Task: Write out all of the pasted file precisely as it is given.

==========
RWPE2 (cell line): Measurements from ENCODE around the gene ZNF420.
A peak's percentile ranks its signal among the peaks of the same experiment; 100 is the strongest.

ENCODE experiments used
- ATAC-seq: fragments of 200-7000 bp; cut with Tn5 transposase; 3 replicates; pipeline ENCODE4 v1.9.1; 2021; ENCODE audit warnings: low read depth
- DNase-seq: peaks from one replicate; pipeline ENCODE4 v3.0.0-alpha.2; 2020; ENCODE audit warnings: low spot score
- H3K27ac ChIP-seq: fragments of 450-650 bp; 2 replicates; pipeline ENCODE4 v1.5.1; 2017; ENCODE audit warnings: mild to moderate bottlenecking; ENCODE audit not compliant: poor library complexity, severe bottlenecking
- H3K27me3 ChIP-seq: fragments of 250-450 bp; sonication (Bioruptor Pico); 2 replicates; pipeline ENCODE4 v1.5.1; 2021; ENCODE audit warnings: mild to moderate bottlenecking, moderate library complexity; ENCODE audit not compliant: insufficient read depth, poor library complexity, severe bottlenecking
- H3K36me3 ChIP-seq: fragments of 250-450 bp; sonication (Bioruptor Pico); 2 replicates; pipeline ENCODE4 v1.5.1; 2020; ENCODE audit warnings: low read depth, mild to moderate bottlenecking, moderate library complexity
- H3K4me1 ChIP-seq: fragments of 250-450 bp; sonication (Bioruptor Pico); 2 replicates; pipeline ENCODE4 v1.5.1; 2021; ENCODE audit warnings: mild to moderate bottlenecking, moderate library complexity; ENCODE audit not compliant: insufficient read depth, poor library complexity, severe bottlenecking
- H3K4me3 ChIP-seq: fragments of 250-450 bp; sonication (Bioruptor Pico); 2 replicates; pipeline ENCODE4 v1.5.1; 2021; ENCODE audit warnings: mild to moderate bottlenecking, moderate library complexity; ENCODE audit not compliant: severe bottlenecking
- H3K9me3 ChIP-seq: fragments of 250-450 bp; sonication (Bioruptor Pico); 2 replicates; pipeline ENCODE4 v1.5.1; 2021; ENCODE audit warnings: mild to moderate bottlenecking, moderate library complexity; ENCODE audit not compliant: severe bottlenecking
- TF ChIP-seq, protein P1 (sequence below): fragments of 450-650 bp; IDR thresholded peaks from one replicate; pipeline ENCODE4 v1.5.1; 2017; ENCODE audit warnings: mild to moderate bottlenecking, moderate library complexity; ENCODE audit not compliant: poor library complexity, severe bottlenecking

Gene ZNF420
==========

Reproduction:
RWPE2 (cell line): Measurements from ENCODE around the gene ZNF420.
A peak's percentile ranks its signal among the peaks of the same experiment; 100 is the strongest.

ENCODE experiments used
- ATAC-seq: fragments of 200-7000 bp; cut with Tn5 transposase; 3 replicates; pipeline ENCODE4 v1.9.1; 2021; ENCODE audit warnings: low read depth
- DNase-seq: peaks from one replicate; pipeline ENCODE4 v3.0.0-alpha.2; 2020; ENCODE audit warnings: low spot score
- H3K27ac ChIP-seq: fragments of 450-650 bp; 2 replicates; pipeline ENCODE4 v1.5.1; 2017; ENCODE audit warnings: mild to moderate bottlenecking; ENCODE audit not compliant: poor library complexity, severe bottlenecking
- H3K27me3 ChIP-seq: fragments of 250-450 bp; sonication (Bioruptor Pico); 2 replicates; pipeline ENCODE4 v1.5.1; 2021; ENCODE audit warnings: mild to moderate bottlenecking, moderate library complexity; ENCODE audit not compliant: insufficient read depth, poor library complexity, severe bottlenecking
- H3K36me3 ChIP-seq: fragments of 250-450 bp; sonication (Bioruptor Pico); 2 replicates; pipeline ENCODE4 v1.5.1; 2020; ENCODE audit warnings: low read depth, mild to moderate bottlenecking, moderate library complexity
- H3K4me1 ChIP-seq: fragments of 250-450 bp; sonication (Bioruptor Pico); 2 replicates; pipeline ENCODE4 v1.5.1; 2021; ENCODE audit warnings: mild to moderate bottlenecking, moderate library complexity; ENCODE audit not compliant: insufficient read depth, poor library complexity, severe bottlenecking
- H3K4me3 ChIP-seq: fragments of 250-450 bp; sonication (Bioruptor Pico); 2 replicates; pipeline ENCODE4 v1.5.1; 2021; ENCODE audit warnings: mild to moderate bottlenecking, moderate library complexity; ENCODE audit not compliant: severe bottlenecking
- H3K9me3 ChIP-seq: fragments of 250-450 bp; sonication (Bioruptor Pico); 2 replicates; pipeline ENCODE4 v1.5.1; 2021; ENCODE audit warnings: mild to moderate bottlenecking, moderate library complexity; ENCODE audit not compliant: severe bottlenecking
- TF ChIP-seq, protein P1 (sequence below): fragments of 450-650 bp; IDR thresholded peaks from one replicate; pipeline ENCODE4 v1.5.1; 2017; ENCODE audit warnings: mild to moderate bottlenecking, moderate library complexity; ENCODE audit not compliant: poor library complexity, severe bottlenecking

Gene ZNF420